The property lobby must be worried that the Government is considering winding back negative gearing tax concessions, with the Real Estate Institute of Australia (REIA) and the Property Council reportedly spending $60,000 on a new report aimed at combating claims that negative gearing distorts the housing market. From Perth Now:
Set for release early this year, REIA chief executive Amanda Lynch said the new data revealed mum and dad investors with incomes under $80,000 would be the hardest hit should negative gearing be scrapped…
WA Property Council executive director Joe Lenzo said changes to negative gearing would push Perth’s rental prices up.
“Should negative gearing be abolished it would be very easy for us to get into a similar situation in the rental market we saw years ago when demand was high and prices skyrocketed”…
Property Club WA branch manager Garth Davis said the majority of middle-income club members were heavily reliant on negative gearing.
“They don’t have as much wiggle room when it comes to cash flow, so if it was cut they would be out of the market,” he said.
It appears that the upcoming report will once again trot out the same old tired argument that negative gearing is primarily a middle class affair that assists ordinary families to build-up a retirement nest egg and reduce reliance on the aged pension.
Such thinking is flawed on a number of grounds.
First, excessive demand from investors – arising in part from negative gearing – has helped to push-up house prices to record levels against income, and forced younger Australians to devote a higher share of their lifetime’s earnings to pay-off a home than would otherwise be the case.
Second, as illustrated beautifully in Saul Eslake’s 50 Years of Housing Policy Failure presentation, Australia’s home ownership rate has decreased over the past 50 years, despite favourable demographics, due to these rising home prices (see next chart).
It follows, then, that the best way to ensure people’s security in retirement is to increase access to first home buyers by making homes more affordable? Surely Australians would be in a far stronger financial position, and would be far better placed to save for their own retirement (and avoid the aged pension), if they were not required to pay-off some of the world’s biggest mortgages, thanks to policies like negative gearing?
The argument that negative gearing is a middle-class affair is also only half right.
While the majority of rental properties are held by middle income earners:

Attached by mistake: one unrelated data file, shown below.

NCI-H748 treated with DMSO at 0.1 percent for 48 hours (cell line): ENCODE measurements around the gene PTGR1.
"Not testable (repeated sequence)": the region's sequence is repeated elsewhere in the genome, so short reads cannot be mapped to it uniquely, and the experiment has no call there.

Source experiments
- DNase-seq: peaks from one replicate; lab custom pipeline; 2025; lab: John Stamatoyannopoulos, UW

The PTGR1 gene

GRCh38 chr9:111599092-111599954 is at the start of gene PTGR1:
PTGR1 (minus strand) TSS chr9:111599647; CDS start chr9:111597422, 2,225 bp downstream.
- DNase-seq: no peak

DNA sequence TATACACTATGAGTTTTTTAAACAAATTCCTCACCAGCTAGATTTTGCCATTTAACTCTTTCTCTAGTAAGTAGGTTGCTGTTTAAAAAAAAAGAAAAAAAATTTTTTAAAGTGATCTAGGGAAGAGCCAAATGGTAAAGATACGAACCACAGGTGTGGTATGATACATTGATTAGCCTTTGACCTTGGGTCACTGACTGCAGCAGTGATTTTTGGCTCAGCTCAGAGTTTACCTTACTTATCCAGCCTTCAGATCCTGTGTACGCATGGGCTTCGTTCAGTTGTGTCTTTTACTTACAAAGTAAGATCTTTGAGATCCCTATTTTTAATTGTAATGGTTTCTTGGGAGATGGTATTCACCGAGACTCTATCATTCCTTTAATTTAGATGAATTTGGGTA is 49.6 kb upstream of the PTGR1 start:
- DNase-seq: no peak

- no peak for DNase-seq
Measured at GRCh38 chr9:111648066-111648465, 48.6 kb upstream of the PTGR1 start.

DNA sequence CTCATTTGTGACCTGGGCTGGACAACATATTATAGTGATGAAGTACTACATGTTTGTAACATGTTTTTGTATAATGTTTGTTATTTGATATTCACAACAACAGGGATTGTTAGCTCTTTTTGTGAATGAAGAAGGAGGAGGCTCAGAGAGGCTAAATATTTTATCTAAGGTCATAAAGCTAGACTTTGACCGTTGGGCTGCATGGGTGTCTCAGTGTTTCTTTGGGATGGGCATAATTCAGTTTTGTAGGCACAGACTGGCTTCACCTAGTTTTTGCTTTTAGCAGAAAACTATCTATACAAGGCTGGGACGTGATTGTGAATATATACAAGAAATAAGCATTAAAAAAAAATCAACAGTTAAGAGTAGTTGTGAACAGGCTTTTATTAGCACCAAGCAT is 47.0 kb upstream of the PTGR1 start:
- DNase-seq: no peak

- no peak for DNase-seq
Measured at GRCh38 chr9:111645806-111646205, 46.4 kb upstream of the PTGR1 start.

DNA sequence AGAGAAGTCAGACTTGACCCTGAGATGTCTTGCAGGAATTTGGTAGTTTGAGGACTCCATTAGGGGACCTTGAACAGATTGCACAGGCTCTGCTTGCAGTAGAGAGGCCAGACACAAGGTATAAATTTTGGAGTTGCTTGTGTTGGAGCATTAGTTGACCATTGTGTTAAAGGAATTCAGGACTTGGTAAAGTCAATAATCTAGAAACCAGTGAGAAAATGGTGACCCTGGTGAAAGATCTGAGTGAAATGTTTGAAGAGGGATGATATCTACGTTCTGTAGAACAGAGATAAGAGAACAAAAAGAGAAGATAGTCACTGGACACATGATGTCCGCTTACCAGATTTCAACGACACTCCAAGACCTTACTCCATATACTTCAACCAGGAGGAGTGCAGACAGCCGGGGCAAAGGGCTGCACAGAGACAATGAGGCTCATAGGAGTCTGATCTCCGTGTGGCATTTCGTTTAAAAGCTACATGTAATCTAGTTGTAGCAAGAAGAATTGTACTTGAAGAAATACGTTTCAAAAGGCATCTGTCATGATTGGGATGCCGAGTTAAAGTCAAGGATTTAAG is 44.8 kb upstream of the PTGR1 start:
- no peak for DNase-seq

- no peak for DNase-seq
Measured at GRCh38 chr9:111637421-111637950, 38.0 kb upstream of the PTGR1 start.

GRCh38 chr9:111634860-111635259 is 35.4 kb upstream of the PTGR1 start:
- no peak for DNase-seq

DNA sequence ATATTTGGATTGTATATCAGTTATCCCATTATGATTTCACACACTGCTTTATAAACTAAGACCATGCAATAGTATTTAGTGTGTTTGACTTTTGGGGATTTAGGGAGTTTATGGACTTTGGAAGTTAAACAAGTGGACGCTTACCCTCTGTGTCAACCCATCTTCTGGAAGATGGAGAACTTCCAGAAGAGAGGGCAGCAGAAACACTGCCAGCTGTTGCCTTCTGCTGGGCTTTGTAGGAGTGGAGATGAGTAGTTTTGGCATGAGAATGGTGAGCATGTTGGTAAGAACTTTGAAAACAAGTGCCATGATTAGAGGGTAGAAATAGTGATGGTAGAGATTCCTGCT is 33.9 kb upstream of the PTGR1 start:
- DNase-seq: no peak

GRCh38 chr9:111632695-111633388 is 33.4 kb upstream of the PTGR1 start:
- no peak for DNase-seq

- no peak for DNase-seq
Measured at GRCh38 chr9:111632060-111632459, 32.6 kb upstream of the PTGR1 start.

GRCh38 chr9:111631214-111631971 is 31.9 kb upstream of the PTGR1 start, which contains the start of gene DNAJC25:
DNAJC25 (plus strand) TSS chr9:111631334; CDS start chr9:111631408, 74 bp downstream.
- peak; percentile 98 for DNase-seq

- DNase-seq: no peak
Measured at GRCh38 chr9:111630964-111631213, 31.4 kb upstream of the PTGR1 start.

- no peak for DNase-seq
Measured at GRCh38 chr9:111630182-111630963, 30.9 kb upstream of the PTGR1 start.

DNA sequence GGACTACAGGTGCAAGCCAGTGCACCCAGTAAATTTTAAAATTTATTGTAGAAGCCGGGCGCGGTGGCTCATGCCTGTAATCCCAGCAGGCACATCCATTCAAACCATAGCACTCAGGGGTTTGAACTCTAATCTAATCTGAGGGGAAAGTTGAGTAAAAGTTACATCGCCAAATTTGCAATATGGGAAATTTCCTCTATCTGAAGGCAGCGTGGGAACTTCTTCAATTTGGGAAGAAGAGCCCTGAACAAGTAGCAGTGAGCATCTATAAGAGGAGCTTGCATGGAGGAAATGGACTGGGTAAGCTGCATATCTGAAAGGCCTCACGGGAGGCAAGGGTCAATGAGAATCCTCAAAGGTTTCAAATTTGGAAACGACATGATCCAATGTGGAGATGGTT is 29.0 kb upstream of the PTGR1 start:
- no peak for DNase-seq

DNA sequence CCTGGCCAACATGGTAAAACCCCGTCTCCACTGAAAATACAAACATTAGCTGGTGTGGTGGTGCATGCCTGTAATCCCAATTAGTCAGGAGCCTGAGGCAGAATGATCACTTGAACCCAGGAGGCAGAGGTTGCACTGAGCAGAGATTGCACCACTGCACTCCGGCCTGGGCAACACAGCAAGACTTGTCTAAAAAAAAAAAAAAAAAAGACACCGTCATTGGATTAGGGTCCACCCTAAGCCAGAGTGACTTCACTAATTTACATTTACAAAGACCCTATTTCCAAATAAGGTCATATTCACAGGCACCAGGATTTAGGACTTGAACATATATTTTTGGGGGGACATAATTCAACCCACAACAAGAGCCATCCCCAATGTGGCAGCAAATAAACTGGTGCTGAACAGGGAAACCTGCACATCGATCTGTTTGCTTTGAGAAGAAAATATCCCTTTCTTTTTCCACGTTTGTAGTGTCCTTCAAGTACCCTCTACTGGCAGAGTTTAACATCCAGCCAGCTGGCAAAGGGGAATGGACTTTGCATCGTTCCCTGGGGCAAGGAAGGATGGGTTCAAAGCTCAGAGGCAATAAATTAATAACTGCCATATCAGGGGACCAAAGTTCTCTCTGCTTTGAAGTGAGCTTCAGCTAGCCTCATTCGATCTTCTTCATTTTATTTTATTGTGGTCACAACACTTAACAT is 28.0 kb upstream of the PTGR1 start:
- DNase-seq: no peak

The fact remains that property investment is most popular amongst higher income earners, presumably due to the increased tax benefits on offer as one moves up the marginal tax scale.
In 2011-12, 35% of taxpayers earning over $180,000 held an investment property, with 24% negatively geared. By comparison, 15% of taxpayers earning between $50,000 and $60,000 held an investment property in 2011-12, with 11% negatively geared (see next chart).
Average net rental losses are also much higher in dollar terms (but less in percentage terms) for higher income earners:
Finally, the Property Council’s claim that winding-back negative gearing would cause rents to “skyrocket” is laughable. As has been shown many times before, the overwhelming majority of investors purchase existing housing (see next chart).
And since investors primarily purchase existing dwellings, negative gearing in its current form simply substitutes homes for sale into homes for let. Accordingly, the policy has done little to boost the overall supply of housing or improve rental supply or rental affordability.
In fact, the last time negative gearing was ‘abolished’ (quarantined) between 1985 and 1987 (shown in red below), there was no demonstrable impact on rents, with periods of higher rental growth recorded both prior to and subsequently:
Seriously, why would property investors campaign so hard against a reform that would raise rents?
The truth is that if negative gearing was wound-back and a proportion of investment properties were sold, they would be purchased by renters (or other investors that would rent them out). In turn, those renters would be turned into owner-occupiers, reducing the demand for rental properties and leaving the rental supply-demand balance unchanged.
Expect this $60,000 report to be a grand exercise in propaganda and self-interest, rather than a well-meaning public policy discussion paper.